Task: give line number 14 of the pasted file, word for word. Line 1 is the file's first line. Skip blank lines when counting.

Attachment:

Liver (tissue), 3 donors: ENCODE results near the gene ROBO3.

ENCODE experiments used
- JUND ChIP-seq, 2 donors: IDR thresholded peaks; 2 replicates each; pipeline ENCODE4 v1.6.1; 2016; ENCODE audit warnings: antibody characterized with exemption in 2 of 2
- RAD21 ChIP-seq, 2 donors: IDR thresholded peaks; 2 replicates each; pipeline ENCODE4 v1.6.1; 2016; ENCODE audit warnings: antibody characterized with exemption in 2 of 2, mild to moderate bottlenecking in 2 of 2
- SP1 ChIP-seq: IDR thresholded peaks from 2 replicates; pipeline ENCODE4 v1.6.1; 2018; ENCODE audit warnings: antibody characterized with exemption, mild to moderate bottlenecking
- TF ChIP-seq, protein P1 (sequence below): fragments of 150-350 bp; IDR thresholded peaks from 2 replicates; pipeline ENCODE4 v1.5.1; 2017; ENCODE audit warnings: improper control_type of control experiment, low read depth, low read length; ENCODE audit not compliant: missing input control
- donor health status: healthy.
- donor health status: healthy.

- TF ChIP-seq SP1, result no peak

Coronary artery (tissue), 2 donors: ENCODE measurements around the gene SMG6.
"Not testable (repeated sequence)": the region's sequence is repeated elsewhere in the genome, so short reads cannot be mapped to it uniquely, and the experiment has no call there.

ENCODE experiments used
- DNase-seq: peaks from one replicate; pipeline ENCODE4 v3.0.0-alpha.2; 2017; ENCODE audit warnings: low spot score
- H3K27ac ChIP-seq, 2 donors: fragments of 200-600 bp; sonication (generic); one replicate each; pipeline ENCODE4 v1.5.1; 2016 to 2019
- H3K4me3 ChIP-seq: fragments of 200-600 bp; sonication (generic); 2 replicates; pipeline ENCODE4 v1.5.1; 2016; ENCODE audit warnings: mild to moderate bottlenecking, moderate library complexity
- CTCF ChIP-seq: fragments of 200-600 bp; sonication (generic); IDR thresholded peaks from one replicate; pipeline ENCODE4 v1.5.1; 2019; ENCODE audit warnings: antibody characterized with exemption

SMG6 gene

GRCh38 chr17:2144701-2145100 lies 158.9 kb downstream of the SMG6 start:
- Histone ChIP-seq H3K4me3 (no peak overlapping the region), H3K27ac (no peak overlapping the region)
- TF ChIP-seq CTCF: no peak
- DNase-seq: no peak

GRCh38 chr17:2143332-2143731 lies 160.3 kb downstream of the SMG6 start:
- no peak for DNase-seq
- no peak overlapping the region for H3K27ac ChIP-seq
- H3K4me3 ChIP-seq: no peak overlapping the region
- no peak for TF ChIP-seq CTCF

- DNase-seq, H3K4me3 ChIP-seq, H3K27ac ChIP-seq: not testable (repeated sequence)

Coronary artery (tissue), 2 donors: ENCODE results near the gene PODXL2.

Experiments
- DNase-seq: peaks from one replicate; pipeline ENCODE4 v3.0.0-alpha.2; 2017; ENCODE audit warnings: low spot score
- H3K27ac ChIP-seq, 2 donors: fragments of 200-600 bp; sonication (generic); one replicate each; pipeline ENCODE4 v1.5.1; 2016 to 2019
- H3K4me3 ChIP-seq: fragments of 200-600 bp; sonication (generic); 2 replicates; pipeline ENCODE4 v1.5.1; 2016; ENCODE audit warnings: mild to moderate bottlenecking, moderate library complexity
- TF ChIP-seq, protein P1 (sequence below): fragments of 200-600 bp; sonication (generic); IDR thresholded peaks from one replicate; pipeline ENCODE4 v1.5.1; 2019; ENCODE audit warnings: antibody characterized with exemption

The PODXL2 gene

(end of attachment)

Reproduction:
- H3K27ac ChIP-seq, 2 donors: fragments of 200-600 bp; sonication (generic); one replicate each; pipeline ENCODE4 v1.5.1; 2016 to 2019